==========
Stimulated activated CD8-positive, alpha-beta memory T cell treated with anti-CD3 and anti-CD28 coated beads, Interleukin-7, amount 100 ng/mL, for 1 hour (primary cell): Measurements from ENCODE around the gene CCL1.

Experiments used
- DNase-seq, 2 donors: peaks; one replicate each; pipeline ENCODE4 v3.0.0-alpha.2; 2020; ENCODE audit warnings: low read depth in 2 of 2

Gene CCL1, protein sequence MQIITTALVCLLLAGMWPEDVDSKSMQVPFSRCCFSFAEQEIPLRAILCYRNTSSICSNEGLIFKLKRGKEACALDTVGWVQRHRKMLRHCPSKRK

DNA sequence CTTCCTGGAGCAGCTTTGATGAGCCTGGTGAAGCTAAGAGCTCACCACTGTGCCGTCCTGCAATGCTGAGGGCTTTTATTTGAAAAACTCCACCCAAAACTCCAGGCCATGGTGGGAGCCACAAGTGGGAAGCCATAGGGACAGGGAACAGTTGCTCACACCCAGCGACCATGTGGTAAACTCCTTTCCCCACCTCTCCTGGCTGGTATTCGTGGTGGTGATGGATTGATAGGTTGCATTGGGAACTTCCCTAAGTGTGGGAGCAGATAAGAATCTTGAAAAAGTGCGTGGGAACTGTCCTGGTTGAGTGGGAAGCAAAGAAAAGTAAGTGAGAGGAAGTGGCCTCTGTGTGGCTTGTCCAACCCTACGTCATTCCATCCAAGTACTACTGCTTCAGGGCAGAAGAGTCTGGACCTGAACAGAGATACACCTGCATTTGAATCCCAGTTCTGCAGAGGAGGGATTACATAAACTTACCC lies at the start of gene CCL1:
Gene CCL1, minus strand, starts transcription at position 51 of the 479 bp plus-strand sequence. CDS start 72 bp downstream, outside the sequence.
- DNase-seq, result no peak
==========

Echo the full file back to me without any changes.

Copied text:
Stimulated activated CD8-positive, alpha-beta memory T cell treated with anti-CD3 and anti-CD28 coated beads, Interleukin-7, amount 100 ng/mL, for 1 hour (primary cell): Measurements from ENCODE around the gene CCL1.

Experiments used
- DNase-seq, 2 donors: peaks; one replicate each; pipeline ENCODE4 v3.0.0-alpha.2; 2020; ENCODE audit warnings: low read depth in 2 of 2

Gene CCL1, protein sequence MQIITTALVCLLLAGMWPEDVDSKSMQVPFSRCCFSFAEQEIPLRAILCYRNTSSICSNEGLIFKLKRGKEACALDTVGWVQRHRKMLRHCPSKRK

DNA sequence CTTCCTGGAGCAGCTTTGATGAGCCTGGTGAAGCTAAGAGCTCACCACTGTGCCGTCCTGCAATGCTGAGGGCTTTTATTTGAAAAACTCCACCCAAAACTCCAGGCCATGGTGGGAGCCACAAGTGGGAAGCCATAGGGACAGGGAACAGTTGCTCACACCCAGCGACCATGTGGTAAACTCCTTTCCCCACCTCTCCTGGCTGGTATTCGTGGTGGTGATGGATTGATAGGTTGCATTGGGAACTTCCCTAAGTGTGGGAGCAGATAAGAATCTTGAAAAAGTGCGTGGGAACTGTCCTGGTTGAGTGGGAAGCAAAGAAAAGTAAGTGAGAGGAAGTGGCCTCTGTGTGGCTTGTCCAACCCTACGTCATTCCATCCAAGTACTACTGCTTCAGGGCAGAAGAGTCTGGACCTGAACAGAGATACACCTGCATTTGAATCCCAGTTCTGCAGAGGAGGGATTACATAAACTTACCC lies at the start of gene CCL1:
Gene CCL1, minus strand, starts transcription at position 51 of the 479 bp plus-strand sequence. CDS start 72 bp downstream, outside the sequence.
- DNase-seq, result no peak